'Porn,' says Mr Grigg, confidently.

The phantom looks around and goes back inside for several cases of spent Chilean Merlot which he then secretes on the doorsteps of Night Nurse and Mrs Bancroft. Caught in the act! And to think for some months we thought these two dear ladies were particularly heavy drinkers. Arsenic and old lace.

That's about it.

Love Maddie x

Friday, 6 May 2011

I found my thrill...on Bluebell Hill

High up on Bluebell Hill, you can forget the world around you. You wouldn't know the United Kingdom had voted yesterday on a new electoral system. You wouldn't know the shooting of the world's most wanted man was causing a furore around the globe.

Dorset's highest point is a peaceful place for an early morning walk. It makes you feel good to be alive and proud to be English, as a soundtrack of Vaughan Williams plays through your head.

As the day progresses, you can sometimes meet Tuppence here, trilling like a canary, or Ding Dong Daddy recording birdsong in Lush Places, or Mr Sheepwash out with binoculars looking for ravens.

On the way up, the gypsy lace gently nods in the lane, in contrast to its furious movements earlier this week when the wind whipped through these parts. The pink campions and the buttercups clamour for sunlight and jostle for space along the verge, like the crowds lining the streets for a royal wedding.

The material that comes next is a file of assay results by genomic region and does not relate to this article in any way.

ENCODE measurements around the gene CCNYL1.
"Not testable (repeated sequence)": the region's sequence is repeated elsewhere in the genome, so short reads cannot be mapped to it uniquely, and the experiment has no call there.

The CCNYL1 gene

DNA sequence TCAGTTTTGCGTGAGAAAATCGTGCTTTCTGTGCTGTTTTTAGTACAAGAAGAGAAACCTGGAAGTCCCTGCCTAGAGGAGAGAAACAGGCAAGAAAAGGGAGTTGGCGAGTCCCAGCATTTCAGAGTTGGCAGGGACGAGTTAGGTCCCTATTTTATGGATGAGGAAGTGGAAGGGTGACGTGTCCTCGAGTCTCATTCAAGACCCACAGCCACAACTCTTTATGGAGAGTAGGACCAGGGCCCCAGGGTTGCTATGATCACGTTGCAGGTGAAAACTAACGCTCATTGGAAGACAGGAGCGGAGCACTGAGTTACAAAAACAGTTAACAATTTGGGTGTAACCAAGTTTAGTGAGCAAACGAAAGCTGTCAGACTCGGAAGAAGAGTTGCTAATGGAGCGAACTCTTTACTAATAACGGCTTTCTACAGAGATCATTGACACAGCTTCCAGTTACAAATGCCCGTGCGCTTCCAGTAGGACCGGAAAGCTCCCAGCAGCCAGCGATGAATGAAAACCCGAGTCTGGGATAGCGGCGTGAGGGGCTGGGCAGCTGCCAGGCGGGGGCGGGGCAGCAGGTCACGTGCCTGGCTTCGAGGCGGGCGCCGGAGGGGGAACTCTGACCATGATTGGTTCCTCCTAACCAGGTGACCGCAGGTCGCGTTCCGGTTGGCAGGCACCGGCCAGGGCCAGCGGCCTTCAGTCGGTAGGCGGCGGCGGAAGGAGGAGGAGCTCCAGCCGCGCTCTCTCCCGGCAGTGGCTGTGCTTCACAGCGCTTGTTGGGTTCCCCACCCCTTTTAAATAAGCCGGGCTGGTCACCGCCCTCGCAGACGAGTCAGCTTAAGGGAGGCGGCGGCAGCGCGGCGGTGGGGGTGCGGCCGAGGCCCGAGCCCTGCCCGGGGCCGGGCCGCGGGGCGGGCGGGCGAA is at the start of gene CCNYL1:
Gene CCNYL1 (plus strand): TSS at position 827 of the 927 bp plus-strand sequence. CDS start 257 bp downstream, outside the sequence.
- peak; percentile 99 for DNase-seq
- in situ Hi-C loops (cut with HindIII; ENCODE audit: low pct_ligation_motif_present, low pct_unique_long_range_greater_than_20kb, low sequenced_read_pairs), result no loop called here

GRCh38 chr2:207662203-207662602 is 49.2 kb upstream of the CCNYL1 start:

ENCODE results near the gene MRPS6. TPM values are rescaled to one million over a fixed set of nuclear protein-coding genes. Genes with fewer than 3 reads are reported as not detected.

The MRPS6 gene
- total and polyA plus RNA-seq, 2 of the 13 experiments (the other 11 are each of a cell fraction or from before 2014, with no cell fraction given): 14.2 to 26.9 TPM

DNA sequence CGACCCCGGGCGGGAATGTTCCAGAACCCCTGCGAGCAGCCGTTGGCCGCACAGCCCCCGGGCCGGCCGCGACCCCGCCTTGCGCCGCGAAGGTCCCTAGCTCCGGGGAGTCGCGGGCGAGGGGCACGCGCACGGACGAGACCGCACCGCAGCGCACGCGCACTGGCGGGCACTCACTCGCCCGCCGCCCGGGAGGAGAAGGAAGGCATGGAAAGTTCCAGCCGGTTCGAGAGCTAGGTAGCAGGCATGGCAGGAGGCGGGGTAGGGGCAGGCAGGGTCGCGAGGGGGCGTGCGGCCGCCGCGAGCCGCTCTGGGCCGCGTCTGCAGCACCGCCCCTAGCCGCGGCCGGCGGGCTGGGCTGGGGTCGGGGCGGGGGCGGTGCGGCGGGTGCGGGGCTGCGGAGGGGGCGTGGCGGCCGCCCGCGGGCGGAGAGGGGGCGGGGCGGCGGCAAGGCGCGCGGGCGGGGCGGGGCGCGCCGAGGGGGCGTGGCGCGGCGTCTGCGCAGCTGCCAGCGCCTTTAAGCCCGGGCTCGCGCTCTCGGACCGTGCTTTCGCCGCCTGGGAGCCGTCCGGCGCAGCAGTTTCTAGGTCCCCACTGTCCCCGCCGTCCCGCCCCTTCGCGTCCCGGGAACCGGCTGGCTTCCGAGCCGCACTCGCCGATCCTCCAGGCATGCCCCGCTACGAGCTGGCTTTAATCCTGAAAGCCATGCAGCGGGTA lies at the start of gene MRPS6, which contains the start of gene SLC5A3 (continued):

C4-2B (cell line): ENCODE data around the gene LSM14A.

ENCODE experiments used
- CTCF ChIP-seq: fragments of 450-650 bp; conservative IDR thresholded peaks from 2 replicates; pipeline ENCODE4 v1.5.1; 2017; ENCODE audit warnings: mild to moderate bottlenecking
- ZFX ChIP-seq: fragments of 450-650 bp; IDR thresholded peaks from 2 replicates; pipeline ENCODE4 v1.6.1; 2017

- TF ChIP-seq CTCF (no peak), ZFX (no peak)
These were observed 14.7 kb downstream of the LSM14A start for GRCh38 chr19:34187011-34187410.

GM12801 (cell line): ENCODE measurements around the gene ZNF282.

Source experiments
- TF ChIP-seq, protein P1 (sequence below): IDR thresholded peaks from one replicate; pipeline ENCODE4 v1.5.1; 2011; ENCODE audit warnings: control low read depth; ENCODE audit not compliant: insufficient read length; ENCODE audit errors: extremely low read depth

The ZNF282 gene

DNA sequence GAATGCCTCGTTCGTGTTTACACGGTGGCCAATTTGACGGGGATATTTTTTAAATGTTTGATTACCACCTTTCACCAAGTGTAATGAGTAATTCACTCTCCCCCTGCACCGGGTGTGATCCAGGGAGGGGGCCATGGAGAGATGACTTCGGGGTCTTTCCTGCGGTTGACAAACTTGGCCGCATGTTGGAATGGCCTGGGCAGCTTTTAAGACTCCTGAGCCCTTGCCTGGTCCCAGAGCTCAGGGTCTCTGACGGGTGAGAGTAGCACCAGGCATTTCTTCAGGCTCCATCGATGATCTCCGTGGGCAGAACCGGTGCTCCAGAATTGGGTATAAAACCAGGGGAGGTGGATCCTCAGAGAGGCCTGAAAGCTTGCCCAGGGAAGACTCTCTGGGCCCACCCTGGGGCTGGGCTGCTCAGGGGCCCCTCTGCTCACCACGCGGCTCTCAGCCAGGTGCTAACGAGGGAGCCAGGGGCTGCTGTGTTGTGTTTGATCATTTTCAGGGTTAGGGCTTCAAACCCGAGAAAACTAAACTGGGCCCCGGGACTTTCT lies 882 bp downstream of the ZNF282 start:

Dead nettles, when upturned, showing two perfect pairs of fairy shoes ready for the little folk of Bluebell Hill to grab as they pass by on gossamer wings. The regal candelabra of horsechestnut trees, bobbing in the breeze, unusually quiet sheep and then chattering swallows, stretching out in their nests and gossiping, ready for the day ahead.

The walk up the hill is lined with beech trees, rustling and whispering a song in lime green.


And then the bluebells. Oh, those bluebells.


The poetry of the moment is all too brief. After making our descent we meet Champagne-Charlie clutching a copy of the Shooting Times.

'This is for you, chap,' he says to Mr Grigg, pulling out a supplement.

'The Bravissimo catalogue?' I say, with eyes open wide.

'Well I thought Mr Grigg was working at home today. Alone.'


I ask you. Grab your moments while you can.

That's about it.

Love Maddie